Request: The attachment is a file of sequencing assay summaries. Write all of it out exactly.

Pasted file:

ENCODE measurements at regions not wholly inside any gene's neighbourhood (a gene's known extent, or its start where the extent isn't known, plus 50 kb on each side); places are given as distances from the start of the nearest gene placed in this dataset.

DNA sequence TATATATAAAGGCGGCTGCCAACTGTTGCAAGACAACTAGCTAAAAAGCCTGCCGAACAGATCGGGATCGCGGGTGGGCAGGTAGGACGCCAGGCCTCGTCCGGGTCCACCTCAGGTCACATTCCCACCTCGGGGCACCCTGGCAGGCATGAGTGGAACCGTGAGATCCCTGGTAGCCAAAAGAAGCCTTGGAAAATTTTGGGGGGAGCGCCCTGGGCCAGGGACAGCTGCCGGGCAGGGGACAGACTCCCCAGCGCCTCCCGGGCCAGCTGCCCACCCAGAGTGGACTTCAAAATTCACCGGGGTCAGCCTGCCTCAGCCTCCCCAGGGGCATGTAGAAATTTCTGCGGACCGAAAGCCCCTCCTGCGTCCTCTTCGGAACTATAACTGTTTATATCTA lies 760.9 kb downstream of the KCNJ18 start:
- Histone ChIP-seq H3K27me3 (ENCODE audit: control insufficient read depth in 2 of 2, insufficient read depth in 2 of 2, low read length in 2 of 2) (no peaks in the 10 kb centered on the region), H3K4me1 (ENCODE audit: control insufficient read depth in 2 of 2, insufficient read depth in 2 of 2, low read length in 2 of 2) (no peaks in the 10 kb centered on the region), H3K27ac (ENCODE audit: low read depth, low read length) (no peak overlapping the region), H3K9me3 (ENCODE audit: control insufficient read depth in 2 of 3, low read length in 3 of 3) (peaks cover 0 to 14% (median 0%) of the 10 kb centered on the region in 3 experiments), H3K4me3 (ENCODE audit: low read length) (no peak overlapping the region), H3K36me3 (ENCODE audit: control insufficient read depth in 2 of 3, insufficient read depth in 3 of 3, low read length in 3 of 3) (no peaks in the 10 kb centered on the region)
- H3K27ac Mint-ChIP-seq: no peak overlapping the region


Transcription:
ENCODE measurements at regions not wholly inside any gene's neighbourhood (a gene's known extent, or its start where the extent isn't known, plus 50 kb on each side); places are given as distances from the start of the nearest gene placed in this dataset.

DNA sequence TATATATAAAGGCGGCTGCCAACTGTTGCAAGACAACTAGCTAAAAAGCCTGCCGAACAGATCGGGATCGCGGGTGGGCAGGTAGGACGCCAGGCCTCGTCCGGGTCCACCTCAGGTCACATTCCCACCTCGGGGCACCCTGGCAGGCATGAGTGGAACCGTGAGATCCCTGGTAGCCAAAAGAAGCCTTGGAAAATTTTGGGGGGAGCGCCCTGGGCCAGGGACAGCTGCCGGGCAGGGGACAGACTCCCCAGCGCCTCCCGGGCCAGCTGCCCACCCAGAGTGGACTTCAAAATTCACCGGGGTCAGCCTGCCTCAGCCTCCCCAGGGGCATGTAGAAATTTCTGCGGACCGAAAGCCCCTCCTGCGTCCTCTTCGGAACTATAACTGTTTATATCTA lies 760.9 kb downstream of the KCNJ18 start:
- Histone ChIP-seq H3K27me3 (ENCODE audit: control insufficient read depth in 2 of 2, insufficient read depth in 2 of 2, low read length in 2 of 2) (no peaks in the 10 kb centered on the region), H3K4me1 (ENCODE audit: control insufficient read depth in 2 of 2, insufficient read depth in 2 of 2, low read length in 2 of 2) (no peaks in the 10 kb centered on the region), H3K27ac (ENCODE audit: low read depth, low read length) (no peak overlapping the region), H3K9me3 (ENCODE audit: control insufficient read depth in 2 of 3, low read length in 3 of 3) (peaks cover 0 to 14% (median 0%) of the 10 kb centered on the region in 3 experiments), H3K4me3 (ENCODE audit: low read length) (no peak overlapping the region), H3K36me3 (ENCODE audit: control insufficient read depth in 2 of 3, insufficient read depth in 3 of 3, low read length in 3 of 3) (no peaks in the 10 kb centered on the region)
- H3K27ac Mint-ChIP-seq: no peak overlapping the region